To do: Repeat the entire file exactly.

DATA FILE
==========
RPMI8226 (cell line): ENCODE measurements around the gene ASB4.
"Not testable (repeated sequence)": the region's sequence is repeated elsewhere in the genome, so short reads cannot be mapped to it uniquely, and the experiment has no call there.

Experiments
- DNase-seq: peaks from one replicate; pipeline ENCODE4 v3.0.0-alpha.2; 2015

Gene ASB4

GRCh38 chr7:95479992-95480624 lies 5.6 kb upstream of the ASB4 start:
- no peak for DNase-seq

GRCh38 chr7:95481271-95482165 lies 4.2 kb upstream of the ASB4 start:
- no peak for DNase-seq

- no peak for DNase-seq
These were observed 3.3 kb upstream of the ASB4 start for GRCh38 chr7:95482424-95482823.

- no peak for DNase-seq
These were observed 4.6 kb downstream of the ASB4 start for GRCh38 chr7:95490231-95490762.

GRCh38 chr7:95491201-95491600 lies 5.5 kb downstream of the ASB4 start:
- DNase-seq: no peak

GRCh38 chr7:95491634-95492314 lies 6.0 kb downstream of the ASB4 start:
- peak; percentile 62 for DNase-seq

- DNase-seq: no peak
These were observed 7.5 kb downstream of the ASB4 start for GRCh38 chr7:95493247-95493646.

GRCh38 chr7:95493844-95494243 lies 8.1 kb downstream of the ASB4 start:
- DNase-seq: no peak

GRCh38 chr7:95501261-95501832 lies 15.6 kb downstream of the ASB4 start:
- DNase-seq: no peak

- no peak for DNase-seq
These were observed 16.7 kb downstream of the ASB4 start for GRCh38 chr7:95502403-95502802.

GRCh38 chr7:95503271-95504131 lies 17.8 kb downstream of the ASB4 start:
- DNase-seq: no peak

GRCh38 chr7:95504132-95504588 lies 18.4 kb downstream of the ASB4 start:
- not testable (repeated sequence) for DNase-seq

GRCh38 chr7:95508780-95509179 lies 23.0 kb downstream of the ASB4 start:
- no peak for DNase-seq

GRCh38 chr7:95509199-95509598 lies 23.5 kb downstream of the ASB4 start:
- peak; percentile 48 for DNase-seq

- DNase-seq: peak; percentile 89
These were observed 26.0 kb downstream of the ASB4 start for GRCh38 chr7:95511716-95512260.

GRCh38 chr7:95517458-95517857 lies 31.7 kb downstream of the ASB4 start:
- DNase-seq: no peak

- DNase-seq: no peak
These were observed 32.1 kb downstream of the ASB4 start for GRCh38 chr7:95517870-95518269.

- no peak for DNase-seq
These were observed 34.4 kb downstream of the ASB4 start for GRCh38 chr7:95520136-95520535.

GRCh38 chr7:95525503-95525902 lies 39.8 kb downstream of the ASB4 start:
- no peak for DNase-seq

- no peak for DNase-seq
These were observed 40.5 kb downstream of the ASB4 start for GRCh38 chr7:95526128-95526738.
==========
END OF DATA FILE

RPMI8226 (cell line): ENCODE measurements around the gene ASB4.
"Not testable (repeated sequence)": the region's sequence is repeated elsewhere in the genome, so short reads cannot be mapped to it uniquely, and the experiment has no call there.

Experiments
- DNase-seq: peaks from one replicate; pipeline ENCODE4 v3.0.0-alpha.2; 2015

Gene ASB4

GRCh38 chr7:95479992-95480624 lies 5.6 kb upstream of the ASB4 start:
- no peak for DNase-seq

GRCh38 chr7:95481271-95482165 lies 4.2 kb upstream of the ASB4 start:
- no peak for DNase-seq

- no peak for DNase-seq
These were observed 3.3 kb upstream of the ASB4 start for GRCh38 chr7:95482424-95482823.

- no peak for DNase-seq
These were observed 4.6 kb downstream of the ASB4 start for GRCh38 chr7:95490231-95490762.

GRCh38 chr7:95491201-95491600 lies 5.5 kb downstream of the ASB4 start:
- DNase-seq: no peak

GRCh38 chr7:95491634-95492314 lies 6.0 kb downstream of the ASB4 start:
- peak; percentile 62 for DNase-seq

- DNase-seq: no peak
These were observed 7.5 kb downstream of the ASB4 start for GRCh38 chr7:95493247-95493646.

GRCh38 chr7:95493844-95494243 lies 8.1 kb downstream of the ASB4 start:
- DNase-seq: no peak

GRCh38 chr7:95501261-95501832 lies 15.6 kb downstream of the ASB4 start:
- DNase-seq: no peak

- no peak for DNase-seq
These were observed 16.7 kb downstream of the ASB4 start for GRCh38 chr7:95502403-95502802.

GRCh38 chr7:95503271-95504131 lies 17.8 kb downstream of the ASB4 start:
- DNase-seq: no peak

GRCh38 chr7:95504132-95504588 lies 18.4 kb downstream of the ASB4 start:
- not testable (repeated sequence) for DNase-seq

GRCh38 chr7:95508780-95509179 lies 23.0 kb downstream of the ASB4 start:
- no peak for DNase-seq

GRCh38 chr7:95509199-95509598 lies 23.5 kb downstream of the ASB4 start:
- peak; percentile 48 for DNase-seq

- DNase-seq: peak; percentile 89
These were observed 26.0 kb downstream of the ASB4 start for GRCh38 chr7:95511716-95512260.

GRCh38 chr7:95517458-95517857 lies 31.7 kb downstream of the ASB4 start:
- DNase-seq: no peak

- DNase-seq: no peak
These were observed 32.1 kb downstream of the ASB4 start for GRCh38 chr7:95517870-95518269.

- no peak for DNase-seq
These were observed 34.4 kb downstream of the ASB4 start for GRCh38 chr7:95520136-95520535.

GRCh38 chr7:95525503-95525902 lies 39.8 kb downstream of the ASB4 start:
- no peak for DNase-seq

- no peak for DNase-seq
These were observed 40.5 kb downstream of the ASB4 start for GRCh38 chr7:95526128-95526738.